This isn't the Christmas any of us wanted. It's still Christmas.

This was supposed to be the Christmas spent with friends and family again, right? After a year in isolation, this was when we'd all be able to take a deep breath and gather together. Honestly, that was never going to be this Christmas for my family. We've got a toddler, and even before the news the vaccine trials for that age bracket weren't a rousing success, it was clear the timeline wasn't going to line up. Our most optimistic projections would have been having our kid vaccinated sometime in early January. Now we're hoping for late spring and trying not to get our hopes up. But I know those of you without young children (and some with more tolerance for risk) were thinking this was the year you'd be able to celebrate without concern. Big parties, nights out... Christmas traditions. I know a lot of you are doing those things, anyway. And, I mean, I hope you're vaccinated, boosted, and taking as many precautions as you can. I hope Omicron really does turn o

Retfærdighedens Ryttere [Riders of Justice] (2020)

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Over the past few years, I've been transitioning towards favoring original titles over translations when reviewing foreign films when practical, both in the header and in the text. Well... I've got limits, so I'm going to be referring to this film from Denmark by its English title from here on out: Riders of Justice. Sorry, Danish speakers: your word for "justice" is just a tad too righteous for me to type out. I'm seeing this referred to as an action/comedy, which feels like a bit of a stretch. Maybe it's because I'm overly familiar with American action movies, which almost invariably include comedic beats, but I'd almost classify this as drama before comedy. Sure, it's funny, but - again - I expect that of action films. The presence of trauma is a bit more surprising. Before considering whether it's either - hell, even before I'd bother with "action" - I'd consider this an existential film. Riders of Justice is fundament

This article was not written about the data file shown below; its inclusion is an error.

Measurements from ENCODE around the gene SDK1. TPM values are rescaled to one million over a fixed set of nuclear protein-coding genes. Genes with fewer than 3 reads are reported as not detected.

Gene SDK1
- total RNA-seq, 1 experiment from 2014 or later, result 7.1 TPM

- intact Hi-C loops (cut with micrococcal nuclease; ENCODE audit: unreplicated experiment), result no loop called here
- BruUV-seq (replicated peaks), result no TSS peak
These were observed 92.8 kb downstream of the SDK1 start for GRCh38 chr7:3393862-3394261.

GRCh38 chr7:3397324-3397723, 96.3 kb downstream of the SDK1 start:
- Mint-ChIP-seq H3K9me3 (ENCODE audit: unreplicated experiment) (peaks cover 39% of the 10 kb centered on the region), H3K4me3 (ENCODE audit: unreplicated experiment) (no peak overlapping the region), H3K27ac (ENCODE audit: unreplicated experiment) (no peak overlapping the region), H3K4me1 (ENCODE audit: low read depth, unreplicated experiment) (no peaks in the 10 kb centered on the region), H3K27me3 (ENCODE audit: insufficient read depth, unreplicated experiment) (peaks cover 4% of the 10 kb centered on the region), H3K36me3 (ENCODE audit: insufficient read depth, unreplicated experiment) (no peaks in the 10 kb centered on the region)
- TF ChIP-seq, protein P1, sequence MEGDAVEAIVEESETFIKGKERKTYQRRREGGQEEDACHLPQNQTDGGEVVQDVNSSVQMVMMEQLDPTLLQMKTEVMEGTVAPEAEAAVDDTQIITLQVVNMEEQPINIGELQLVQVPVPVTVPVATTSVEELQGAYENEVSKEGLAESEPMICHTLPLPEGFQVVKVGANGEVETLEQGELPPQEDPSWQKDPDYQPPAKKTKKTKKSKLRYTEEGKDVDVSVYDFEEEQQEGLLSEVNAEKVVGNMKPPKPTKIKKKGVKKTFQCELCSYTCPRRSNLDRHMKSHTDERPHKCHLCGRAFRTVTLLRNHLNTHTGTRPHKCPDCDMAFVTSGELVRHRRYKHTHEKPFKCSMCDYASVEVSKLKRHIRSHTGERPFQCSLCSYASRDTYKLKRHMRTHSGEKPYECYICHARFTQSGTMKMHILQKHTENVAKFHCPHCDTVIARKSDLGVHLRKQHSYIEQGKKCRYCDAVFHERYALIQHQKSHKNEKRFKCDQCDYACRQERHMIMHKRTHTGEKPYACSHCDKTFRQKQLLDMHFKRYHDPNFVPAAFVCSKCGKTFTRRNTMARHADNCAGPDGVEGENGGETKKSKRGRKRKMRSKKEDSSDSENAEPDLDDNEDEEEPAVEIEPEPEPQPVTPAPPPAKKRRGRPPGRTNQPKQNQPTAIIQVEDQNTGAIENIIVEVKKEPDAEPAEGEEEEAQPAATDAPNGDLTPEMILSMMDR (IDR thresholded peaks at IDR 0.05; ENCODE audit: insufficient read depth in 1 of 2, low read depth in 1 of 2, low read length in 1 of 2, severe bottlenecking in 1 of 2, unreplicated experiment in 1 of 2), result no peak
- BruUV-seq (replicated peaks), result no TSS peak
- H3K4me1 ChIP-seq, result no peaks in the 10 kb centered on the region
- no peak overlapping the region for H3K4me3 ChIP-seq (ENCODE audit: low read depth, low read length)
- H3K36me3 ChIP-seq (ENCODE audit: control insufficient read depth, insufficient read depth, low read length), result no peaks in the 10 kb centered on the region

Wir Können Nicht Anders [Christmas Crossfire] (2020)

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I'm fairly certain Wir Können Nicht Anders is the first German movie we've looked at. I should probably note you won't have much luck finding this under that title - it was released in the US as "Christmas Crossfire," with the "Crossfire" part written in blood. I understand badly translated titles is kind of a foreign language Christmas movie tradition, but this one feels particularly egregious. While there is some violence and a touch of suspense, this isn't horror or even action: it's a comedy. A dark comedy, certainly, but nothing like that title implies. A closer translation (at least according to Google Translate) would be "We Can't Help It," which makes infinitely more sense. I'll be sticking with the German name, because I can't bring myself to keep typing Christmas Crossfire. Tonally, this bears some similarities to US dark comedies (think movies by Martin McDonagh, such as In Bruges ). If I knew virtually anything a

Hawkeye: Season 1 (2021)

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So far, the Disney+ MCU shows have been something of a mixed bag. I don't think any have been awful, but the level of quality has fluctuated wildly from series to series, with WandaVision being by far the best and The Falcon and the Winter Soldier being the most disappointing. Good or bad, they've all boasted impressive production values and have all delivered some of the quippy dialogue that's become a hallmark of the Marvel Cinematic Universe. Hawkeye joins Iron Man 3 in sporting a Christmas setting. Between the two, I think Hawkeye makes better use of the holidays -  in Iron Man 3, it mainly just felt like a callback to the director's filmography. Here, it serves to heighten the tension, tie in to themes of family, build up a sense of the surreal, and... well... okay, it's also kind of making a bunch of allusions to Shane Black movies, but it's not like I mind. Of course, the Christmas setting also means it's fair game here, so let's dig into the sec